The author of the article is engaged in an absurd effort. He wants to defend abortion as good on grounds of measurable, quantifiable results (health, wealth, etc.), but how can you possibly quantify the value of a child- even just from the woman’s subjective experience? And how can you make the woman’s experience everything (so the child’s life doesn’t matter, except insofar as it effects her), then turn around and say her subjective experience doesn’t count after all?
All experience is subjective, including the objectively measurable bits that the author of the piece cares so much about. The original decision to try to have an abortion was certainly a subjective judgment. But the author and the person who did the study appear to me to be arguing, “women in certain circumstances should get an abortion,” with “women who want an abortion” as a proxy for “women in certain circumstances.” Otherwise, what’s the point in making objective measurements- why not just say “choice is good” and be done with it?
This brings us to the people we haven’t really considered- the children themselves. Oh, sure, the article says the researcher plans to compare outcomes of children born to mothers turned away from abortion compare with children of mothers who aborted a child and then had one when they were ready. But what question is this supposed to answer? For the children, the relevant question is not “are they better off than some other children,” but “are they better off being born than not being born.”
The article notes a similar study of Czech women denied abortions by a government commission versus those born to mothers who did not seek abortion. Children of unwanted pregnancies had “negative qualities,” and were unpopular with peers and teachers, and so apparently should have been left to die. For whose benefit? Their own? Or society’s?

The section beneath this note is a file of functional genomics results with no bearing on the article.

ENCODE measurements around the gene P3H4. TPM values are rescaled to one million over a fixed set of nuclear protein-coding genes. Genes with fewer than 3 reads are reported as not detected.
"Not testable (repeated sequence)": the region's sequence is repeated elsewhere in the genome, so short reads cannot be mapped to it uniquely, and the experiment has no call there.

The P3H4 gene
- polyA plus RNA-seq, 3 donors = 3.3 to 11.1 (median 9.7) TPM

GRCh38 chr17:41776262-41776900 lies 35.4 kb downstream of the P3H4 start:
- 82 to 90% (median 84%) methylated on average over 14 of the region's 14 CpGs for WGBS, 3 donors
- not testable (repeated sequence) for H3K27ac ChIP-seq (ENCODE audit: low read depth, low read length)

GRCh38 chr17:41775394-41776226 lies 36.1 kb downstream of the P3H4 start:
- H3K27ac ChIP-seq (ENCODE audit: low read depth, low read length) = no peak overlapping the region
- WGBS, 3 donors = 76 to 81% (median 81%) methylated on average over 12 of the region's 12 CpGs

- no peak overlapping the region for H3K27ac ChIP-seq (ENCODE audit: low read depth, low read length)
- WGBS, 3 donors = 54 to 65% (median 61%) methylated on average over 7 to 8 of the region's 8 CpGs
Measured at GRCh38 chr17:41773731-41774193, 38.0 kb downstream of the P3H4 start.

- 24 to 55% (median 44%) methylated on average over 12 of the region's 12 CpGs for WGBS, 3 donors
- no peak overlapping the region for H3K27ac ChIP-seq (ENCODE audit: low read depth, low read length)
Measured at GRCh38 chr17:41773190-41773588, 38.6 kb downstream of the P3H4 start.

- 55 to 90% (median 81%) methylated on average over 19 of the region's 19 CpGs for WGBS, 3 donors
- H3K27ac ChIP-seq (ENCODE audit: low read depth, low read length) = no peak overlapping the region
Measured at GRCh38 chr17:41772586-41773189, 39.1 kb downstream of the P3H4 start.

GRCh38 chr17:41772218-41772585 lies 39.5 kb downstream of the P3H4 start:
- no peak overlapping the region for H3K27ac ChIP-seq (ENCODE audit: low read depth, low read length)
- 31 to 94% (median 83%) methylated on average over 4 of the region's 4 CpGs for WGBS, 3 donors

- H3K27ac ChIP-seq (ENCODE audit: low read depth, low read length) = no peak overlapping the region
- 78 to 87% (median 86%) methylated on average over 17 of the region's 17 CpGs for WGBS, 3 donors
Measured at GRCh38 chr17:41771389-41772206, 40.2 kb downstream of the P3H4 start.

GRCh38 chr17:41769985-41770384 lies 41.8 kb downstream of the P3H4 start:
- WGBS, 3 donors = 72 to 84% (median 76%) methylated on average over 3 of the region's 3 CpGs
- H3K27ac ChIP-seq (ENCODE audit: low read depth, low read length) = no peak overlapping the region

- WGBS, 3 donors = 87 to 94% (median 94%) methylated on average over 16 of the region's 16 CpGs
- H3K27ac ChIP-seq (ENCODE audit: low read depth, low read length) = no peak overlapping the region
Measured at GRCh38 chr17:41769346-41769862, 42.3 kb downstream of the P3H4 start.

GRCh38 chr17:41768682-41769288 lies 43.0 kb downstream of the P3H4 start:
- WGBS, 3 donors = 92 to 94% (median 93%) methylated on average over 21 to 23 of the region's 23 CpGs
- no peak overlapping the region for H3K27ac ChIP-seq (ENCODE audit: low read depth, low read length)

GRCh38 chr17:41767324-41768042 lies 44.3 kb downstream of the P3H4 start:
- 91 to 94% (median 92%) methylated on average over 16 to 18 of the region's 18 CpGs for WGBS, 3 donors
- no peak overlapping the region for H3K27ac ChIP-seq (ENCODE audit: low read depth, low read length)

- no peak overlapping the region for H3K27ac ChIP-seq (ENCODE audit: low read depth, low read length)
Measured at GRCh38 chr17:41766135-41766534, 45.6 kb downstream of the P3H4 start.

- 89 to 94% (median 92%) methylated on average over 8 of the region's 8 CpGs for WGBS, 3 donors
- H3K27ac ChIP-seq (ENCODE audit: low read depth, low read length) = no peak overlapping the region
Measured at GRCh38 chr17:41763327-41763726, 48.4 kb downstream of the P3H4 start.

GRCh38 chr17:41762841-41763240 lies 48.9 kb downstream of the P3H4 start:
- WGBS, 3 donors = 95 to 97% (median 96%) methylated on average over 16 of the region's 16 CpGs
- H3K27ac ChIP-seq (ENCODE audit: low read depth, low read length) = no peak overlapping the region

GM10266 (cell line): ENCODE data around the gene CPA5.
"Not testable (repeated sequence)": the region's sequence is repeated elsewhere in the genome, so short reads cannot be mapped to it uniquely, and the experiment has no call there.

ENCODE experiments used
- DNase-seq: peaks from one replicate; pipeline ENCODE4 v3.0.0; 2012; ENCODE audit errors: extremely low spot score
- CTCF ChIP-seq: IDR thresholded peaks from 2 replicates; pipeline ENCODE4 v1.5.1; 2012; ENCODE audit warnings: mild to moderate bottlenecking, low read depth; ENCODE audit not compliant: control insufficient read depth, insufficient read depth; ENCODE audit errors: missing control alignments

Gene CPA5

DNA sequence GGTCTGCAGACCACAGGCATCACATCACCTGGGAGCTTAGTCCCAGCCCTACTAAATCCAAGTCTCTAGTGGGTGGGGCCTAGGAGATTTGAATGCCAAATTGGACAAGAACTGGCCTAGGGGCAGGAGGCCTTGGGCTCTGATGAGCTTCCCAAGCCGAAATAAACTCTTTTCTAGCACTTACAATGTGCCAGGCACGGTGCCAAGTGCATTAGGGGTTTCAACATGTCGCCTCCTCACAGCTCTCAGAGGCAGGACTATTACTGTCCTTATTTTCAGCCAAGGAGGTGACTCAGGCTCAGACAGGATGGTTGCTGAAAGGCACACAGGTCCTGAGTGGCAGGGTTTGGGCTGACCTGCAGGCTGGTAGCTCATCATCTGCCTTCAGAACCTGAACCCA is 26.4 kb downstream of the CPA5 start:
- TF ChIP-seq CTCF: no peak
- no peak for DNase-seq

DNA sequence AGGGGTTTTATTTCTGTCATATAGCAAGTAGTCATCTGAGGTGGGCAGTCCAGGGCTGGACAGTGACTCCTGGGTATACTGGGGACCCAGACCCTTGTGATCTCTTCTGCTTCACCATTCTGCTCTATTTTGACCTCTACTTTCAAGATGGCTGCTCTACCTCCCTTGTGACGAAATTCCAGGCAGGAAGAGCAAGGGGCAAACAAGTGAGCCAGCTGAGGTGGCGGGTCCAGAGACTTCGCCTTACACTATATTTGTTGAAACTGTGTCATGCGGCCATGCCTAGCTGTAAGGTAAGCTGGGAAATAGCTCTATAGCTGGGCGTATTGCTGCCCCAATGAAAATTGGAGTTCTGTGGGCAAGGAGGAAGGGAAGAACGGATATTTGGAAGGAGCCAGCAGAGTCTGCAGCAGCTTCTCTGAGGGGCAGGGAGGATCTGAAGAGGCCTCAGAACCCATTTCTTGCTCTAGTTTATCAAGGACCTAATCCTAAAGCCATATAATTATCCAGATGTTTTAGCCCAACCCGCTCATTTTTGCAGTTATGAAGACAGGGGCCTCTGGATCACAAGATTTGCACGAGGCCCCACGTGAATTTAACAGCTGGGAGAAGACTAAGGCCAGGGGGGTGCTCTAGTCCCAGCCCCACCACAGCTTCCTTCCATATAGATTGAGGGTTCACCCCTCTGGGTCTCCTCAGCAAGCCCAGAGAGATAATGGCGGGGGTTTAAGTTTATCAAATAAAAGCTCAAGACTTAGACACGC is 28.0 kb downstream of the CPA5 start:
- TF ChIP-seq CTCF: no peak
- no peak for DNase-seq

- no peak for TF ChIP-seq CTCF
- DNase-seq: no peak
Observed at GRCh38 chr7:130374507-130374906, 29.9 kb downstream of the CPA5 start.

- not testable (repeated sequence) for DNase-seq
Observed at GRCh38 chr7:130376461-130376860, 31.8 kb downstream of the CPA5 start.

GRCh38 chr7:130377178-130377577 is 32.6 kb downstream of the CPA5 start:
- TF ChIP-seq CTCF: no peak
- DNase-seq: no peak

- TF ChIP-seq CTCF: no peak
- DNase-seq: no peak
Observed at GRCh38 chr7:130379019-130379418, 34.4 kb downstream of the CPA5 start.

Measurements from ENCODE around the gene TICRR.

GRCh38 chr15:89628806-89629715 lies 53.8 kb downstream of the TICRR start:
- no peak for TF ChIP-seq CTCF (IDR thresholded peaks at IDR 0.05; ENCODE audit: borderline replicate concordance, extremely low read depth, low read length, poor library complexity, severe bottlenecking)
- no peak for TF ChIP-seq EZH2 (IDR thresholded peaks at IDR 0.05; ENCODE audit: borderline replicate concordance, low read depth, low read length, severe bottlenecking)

An uncomfortable question, perhaps. The author implies the answer you were probably beginning to suspect, in raising an “uncomfortable question” of his own (but I like mine better). “Given the negative outcomes for turnaways, Foster’s study raises an uncomfortable question: Is abortion a social good? [Freakonomics author] Steven D. Levitt…argued that…Roe v. Wade led directly to a sharp drop in crime during the early ‘90s: women who were able to plan their families gave birth to better-adjusted children…’It’s offensive,’ Foster [author of the study featured in this article] said of the Levitt study. ‘Let people have abortions or they will breed criminals?’”
But of course Levitt claimed to be doing value-neutral science, not advocacy, (just as Foster claims to be doing.) The finding “abortion reduces crime by preventing criminals from being born” need not be offensive, but the conclusion “abortion is justified to prevent the breeding of criminals” is morally wrong, as Foster says. But what is her alternative? “If there is a social good to abortion, Foster prefers to frame that good in terms of positive alternatives. ‘Maybe women know what is in their own and their family’s best interest…They may be making a decision that they believe is better for their kids – they kids they already have and/or the kids they would like to have when the time is right.’”
But what difference does it make what kind of social good argument we’re talking about? At the end of the day, the argument is that parents will have BETTER kids if they wait until they’re ready. Better for what? The uncomfortable question again.